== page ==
As you know, I have cut short an overseas visit – including a very important summit of African leaders – to rush back to UN headquarters.
Our world is facing the biggest global peace and security crisis in recent years – certainly in my tenure as Secretary-General.
We face a moment that I sincerely hoped would not come.
I am deeply troubled by the latest developments regarding Ukraine — including reports of increased ceasefire violations across the contact line and the real risk of further escalation on the ground.
I am especially concerned for the safety and wellbeing of all those who have already suffered from so much death, destruction and displacement.
Let me be clear: the decision of the Russian Federation to recognize the so-called “independence” of certain areas of Donetsk and Luhansk regions is a violation of the territorial integrity and sovereignty of Ukraine.
Such a unilateral measure conflicts directly with the principlesof the Charter of the United Nations – and is inconsistent with the so-called Friendly Relations Declaration of the General Assembly which the International Court of Justice has repeatedly cited as representing international law.
It is also a death blow to the Minsk Agreements endorsed by the Security Council.
The principles of the UN Charter are not an a la carte menu.
They cannot be applied selectively.
Member States have accepted them all and they must apply them all.
I am also concerned about the perversion of the concept of peacekeeping.
I am proud of the achievements of UN Peacekeeping operations in which so many Blue Helmets have sacrificed their lives to protect civilians.
When troops of one country enter the territory of another country without its consent, they are not impartial peacekeepers.
They are not peacekeepers at all.
The United Nations, in line with the relevant Security Council and General Assembly resolutions, stands fully behind the sovereignty, political independence and territorial integrity of Ukraine, within its internationally recognized borders.
We are continuing to support the people of Ukraine through our humanitarian operations and human rights efforts.
At this critical moment, I call for an immediate ceasefire and the re-establishment of the rule of law.
We need restraint and reason.
We need de-escalation now.
I urge all to refrain from actions and statements that would take this dangerous situation over the brink.
It is high time to return to the path of dialogue and negotiations.
We must rally and meet this challenge together for peace, and to save the people of Ukraine and beyond from the scourge of war.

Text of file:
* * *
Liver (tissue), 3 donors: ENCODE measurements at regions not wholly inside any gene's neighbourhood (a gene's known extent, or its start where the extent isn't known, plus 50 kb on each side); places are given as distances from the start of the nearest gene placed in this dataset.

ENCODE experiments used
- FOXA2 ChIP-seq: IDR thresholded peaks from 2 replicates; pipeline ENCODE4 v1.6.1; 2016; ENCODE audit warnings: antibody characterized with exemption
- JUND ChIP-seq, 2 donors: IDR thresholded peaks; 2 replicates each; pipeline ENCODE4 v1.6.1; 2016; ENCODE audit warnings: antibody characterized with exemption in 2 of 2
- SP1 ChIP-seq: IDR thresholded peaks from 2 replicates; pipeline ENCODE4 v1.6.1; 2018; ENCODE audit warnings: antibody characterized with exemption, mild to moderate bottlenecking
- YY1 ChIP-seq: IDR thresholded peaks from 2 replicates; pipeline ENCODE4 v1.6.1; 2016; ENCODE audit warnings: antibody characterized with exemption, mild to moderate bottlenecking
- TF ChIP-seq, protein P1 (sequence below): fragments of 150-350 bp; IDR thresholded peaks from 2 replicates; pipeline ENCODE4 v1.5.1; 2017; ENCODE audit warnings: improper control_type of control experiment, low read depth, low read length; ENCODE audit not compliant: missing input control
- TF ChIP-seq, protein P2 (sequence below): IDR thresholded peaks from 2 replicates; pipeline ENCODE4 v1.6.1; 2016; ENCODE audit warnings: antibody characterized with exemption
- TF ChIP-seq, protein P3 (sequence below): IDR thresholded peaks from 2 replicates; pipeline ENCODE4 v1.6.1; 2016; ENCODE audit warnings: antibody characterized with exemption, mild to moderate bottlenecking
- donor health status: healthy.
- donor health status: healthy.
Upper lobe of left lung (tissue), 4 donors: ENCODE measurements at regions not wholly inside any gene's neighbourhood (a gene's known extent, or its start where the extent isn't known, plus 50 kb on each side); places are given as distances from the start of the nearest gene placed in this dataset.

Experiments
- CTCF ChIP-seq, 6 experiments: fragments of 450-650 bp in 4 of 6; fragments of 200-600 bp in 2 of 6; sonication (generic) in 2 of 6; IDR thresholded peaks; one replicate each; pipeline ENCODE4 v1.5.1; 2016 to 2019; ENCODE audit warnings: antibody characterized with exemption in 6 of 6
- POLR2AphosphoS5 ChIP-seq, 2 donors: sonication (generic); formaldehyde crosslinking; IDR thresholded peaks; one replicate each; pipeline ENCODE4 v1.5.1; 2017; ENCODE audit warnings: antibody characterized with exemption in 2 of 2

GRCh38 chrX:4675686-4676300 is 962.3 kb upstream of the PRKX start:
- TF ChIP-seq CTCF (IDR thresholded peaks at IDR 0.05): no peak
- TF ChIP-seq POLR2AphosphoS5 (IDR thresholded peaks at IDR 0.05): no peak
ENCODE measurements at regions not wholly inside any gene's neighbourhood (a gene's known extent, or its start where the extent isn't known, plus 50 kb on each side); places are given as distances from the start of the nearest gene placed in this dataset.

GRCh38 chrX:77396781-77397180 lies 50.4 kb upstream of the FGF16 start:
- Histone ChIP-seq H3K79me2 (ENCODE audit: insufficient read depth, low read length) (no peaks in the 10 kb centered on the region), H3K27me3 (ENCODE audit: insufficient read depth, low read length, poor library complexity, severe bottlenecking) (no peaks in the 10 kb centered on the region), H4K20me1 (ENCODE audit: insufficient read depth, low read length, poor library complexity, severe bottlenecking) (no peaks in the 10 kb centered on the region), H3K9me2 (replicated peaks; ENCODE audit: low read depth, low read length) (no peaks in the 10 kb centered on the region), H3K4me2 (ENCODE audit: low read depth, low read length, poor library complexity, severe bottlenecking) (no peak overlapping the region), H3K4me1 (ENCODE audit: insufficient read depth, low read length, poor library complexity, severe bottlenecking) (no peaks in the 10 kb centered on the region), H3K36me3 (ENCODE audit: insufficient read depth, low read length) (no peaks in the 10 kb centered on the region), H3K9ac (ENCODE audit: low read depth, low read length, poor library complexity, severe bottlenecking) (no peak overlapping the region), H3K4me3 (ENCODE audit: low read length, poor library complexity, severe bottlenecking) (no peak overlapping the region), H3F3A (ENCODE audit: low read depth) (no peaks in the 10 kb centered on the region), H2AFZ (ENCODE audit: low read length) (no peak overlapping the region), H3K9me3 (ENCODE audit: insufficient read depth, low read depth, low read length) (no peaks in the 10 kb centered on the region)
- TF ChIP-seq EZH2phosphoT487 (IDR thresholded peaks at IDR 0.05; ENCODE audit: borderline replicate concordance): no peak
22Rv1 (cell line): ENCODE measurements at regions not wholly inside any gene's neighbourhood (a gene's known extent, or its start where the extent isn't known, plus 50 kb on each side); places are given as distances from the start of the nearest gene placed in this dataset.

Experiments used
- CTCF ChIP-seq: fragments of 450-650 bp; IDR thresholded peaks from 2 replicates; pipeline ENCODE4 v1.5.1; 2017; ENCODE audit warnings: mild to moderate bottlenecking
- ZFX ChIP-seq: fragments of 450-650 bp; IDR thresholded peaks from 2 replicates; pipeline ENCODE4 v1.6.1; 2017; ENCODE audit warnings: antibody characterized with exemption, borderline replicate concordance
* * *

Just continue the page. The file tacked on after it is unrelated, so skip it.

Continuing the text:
I am fully committed to all efforts to resolve this crisis without further bloodshed.
I repeat what I have said several times: My good offices are available – and we will not relent in the search for a peaceful solution.
The United Nations and the entire international system are being tested and we must pass this test.
Q: Thank you very much, Mr. Secretary-General. The Russian Parliament today authorized action outside the country by the military. It doesn’t seem like anything that anybody says or any diplomatic efforts are going to avoid any escalation and future invasions in Ukraine. You have appealed before. So have a lot of other people. What else can be done to really stop this new bloodshed in Europe?
SG: As I said, this is high time for de-escalation. This is high time to return to dialogue and negotiation. I think the present crisis will be in the end terribly detrimental both to Ukraine and to the Russian Federation.
Q: Thank you very much, Mr. Secretary-General. The Russian President stated that actions that Kyiv is conducting against Donetsk and Luhansk are literally genocide. Do you share this assessment? And a second question please – some former Ukrainian officials were mentioning the possibility of a UN peacekeeping mission deploying to the area. What do you make of that? Thank you.
SG: Genocide is a crime that is clearly defined and whose application must be done in line with international law. I do not think it is the case.
Yes, it is true. There was a moment in which Ukraine has asked for a UN peacekeeping force in the regions of Donetsk and Luhansk. At the time, the Russian Federation accepted the idea of a peacekeeping force, but limited to the protection of OSCE monitors, and there was no agreement in the Security Council trying to make the two positions coincide and for that reason it was never possible to approve in the Security Council a peacekeeping mission.
Thank you very much. All the best.